I ended up with PADS laundry duty this week, too – I totally forgot last week, and the coordinator covered for me. That was embarassing! But she asked if I could cover this week because she hadn’t been able to find anyone else, so that turned out okay.
Tuesday was more of the same, but not as horrible as Monday. As well as covering the normal bases, I was also covering for one of my fellow support/lead agents, so I had a lot of crap to wade through – ground through a lot of queues fixing things, and filed a customer service request for a really bizarre ticketing error, which of course was caused by a helper. I started to make some headway against all the different things I was watching, and just kept plugging away. That night, I stopped offat the PADS shelter church to pick up the dirty laundry. Was hoping for a light load, but ended up hauling 9 big blue bags of SOILED LAUNDRY!! HOSPITAL!! out to the RAV, using the completely crap laundry cart someone made. It’s designed so that if you pile more than one layer of bags on, they fall off the front or sides. And there’s an elevator, in which the cart just barely fits, and in which I almost don’t fit unless I squeeze against the side rail thing the cart has. I piled the bags as best I could, and droveoff home, very late. By daylight, the SOILED LAUNDRY!! HOSPITAL!! warnings printed on the bags are even more noticeable. I wonder what other drivers think when they see the SOILED!! LAUNDRY!!mobile drive by. I did a little tidying at home before bed, since Wednesday would be a late night, too.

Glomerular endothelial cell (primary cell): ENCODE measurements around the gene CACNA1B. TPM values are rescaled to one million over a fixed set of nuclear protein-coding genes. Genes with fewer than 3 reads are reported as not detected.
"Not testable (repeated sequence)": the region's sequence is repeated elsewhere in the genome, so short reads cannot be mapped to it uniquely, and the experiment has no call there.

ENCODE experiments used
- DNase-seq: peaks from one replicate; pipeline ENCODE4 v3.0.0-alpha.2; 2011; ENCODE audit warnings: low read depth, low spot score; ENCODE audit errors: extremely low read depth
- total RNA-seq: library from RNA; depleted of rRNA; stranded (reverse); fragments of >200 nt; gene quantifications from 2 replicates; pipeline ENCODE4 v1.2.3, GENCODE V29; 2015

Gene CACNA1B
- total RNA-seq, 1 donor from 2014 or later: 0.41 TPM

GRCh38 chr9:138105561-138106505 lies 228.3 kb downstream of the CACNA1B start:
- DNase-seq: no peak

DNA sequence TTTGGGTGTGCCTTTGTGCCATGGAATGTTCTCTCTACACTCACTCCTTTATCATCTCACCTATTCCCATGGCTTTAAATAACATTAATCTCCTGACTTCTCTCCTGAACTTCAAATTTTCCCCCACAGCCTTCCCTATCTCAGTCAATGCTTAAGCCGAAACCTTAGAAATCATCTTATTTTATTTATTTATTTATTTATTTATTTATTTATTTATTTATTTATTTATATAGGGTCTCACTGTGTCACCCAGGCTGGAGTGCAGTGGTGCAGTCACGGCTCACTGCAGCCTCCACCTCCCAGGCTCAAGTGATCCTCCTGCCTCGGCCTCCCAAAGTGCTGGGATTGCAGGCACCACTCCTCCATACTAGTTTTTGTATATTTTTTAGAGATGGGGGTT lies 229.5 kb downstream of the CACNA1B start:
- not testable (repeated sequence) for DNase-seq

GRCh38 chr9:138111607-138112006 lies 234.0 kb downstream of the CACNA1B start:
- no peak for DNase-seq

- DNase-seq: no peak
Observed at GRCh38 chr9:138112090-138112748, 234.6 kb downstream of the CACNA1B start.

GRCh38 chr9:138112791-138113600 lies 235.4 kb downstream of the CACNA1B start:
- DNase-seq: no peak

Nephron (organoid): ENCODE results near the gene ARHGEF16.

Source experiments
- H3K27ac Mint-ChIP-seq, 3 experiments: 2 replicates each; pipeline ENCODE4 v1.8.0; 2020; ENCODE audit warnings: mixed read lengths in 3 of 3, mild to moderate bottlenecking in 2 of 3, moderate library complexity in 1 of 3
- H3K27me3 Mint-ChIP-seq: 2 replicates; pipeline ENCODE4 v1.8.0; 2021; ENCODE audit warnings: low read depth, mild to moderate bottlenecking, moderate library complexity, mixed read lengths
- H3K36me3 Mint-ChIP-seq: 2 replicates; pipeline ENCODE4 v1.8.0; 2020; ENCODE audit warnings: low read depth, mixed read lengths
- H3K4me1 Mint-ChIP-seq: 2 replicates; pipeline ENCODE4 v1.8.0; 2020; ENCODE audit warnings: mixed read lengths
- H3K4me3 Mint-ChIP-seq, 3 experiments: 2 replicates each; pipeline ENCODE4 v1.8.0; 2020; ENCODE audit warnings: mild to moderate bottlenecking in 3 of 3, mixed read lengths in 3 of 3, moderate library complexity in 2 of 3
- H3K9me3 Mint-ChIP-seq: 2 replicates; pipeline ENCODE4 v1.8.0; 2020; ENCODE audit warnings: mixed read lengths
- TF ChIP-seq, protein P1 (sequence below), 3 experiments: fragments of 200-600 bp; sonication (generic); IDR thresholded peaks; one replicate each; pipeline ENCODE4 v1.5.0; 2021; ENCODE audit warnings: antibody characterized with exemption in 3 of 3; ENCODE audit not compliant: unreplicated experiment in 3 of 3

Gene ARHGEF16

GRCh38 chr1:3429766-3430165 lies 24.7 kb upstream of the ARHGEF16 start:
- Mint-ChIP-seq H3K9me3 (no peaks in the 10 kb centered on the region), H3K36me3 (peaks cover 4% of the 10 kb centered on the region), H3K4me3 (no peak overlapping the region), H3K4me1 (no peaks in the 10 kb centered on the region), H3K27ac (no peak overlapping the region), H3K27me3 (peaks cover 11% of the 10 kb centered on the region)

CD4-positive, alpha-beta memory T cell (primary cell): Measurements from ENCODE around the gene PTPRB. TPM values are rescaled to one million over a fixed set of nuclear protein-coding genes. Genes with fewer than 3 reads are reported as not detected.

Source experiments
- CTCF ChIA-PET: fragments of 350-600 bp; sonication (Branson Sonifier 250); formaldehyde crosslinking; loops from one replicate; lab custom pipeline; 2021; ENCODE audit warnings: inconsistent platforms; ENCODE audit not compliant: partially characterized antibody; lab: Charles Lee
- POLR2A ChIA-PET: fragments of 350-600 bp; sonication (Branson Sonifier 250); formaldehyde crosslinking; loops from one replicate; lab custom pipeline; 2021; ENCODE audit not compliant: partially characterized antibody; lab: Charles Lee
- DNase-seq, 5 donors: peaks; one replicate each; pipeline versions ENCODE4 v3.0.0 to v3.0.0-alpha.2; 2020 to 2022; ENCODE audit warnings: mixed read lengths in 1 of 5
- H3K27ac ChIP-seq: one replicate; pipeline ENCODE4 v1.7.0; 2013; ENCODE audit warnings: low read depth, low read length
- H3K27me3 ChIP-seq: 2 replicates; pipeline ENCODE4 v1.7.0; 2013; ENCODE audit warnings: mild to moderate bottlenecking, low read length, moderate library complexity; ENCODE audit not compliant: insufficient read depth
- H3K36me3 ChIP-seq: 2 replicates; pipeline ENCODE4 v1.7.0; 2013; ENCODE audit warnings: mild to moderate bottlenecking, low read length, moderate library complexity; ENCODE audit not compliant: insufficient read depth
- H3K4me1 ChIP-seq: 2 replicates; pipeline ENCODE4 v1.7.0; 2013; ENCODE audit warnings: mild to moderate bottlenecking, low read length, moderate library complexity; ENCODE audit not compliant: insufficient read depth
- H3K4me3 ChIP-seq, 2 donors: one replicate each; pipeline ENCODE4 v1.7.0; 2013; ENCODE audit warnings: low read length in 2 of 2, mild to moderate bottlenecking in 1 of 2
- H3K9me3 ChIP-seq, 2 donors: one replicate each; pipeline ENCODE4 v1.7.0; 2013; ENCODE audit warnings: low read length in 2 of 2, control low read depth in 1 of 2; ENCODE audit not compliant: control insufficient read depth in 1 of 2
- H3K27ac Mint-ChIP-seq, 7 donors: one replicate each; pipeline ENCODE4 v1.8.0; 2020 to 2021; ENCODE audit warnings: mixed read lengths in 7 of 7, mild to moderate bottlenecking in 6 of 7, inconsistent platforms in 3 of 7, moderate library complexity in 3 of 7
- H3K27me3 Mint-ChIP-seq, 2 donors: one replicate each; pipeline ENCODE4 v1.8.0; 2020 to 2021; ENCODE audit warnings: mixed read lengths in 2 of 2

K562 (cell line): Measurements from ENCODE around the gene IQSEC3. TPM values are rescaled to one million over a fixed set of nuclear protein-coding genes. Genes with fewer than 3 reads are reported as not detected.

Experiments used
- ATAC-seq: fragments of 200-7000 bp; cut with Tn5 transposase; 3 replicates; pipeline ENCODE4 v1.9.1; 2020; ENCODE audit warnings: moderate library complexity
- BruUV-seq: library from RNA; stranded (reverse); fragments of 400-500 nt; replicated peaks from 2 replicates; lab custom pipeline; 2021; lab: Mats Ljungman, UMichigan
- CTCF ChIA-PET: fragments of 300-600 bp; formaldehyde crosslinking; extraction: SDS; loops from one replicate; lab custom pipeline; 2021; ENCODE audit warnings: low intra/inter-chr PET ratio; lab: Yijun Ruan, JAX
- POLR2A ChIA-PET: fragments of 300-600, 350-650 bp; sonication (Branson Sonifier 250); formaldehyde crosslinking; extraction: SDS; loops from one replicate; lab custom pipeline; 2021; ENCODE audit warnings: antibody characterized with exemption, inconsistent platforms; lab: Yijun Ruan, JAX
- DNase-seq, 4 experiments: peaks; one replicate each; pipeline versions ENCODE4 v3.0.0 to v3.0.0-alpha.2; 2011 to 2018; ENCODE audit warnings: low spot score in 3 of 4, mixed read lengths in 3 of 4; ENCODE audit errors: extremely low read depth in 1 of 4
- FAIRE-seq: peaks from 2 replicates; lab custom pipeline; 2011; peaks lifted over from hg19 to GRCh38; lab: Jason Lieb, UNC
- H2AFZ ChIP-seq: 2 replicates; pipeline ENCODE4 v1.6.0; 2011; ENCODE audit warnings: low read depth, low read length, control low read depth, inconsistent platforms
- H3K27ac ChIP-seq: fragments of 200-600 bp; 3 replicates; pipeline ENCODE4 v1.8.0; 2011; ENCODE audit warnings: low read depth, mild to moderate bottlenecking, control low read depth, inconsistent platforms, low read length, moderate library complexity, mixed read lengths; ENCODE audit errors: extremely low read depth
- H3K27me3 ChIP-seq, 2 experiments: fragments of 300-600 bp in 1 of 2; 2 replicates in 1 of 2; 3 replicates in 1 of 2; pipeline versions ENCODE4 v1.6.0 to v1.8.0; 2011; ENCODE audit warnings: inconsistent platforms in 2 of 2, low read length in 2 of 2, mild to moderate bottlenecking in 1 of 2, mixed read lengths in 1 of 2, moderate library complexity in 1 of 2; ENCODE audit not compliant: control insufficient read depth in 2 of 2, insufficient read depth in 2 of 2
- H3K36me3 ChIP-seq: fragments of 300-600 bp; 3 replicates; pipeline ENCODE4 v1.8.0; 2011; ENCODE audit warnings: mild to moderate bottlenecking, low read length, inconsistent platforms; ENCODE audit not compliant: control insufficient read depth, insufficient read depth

Wednesday did indeed turn out to be an incredibly long day. Work was busy, busy, busy. However, I got out more or less on time, and drove the soiled!laundry!mobile to St Nick’s for the Wednesday night choir practice, which was superceded/preceded by a Lenten program with a Labyrinth walk. Now THAT was neat. I got there just in time to join everyone for a short prayer and then we all grabbed bowls and plates and dug in to a very nice little soup-and-side dish potluck. Greeted people warmly, asit had already been a stressful week what with concern for the one family member and dealing with the “helper” idiots at work. So seeing my church friends in the middle of the week was a break from all that. Once again, I was pleasantly surprised at the turnout – there were at least 30 or 40 people there! I’m so used to coming to midweek events and its the same 8 to 10 people… it was just a welcome change. After supper, we turned to the Labyrinth. St Nick’s owns a very large, canvas one that comes in 3 piecesthat are stuck together somehow at the edges – I think it must be with Velcro strips – and the labyrinth is painted in dark purple paint. It looks like a commercial one, as I saw a logo printed on the underside of one piece when they broke it down afterwards. Mary Ann had placed candles all around, and there were two candles on standards placed on either side of the entrance point. After a preliminary explanation, we were invited to begin when we were ready.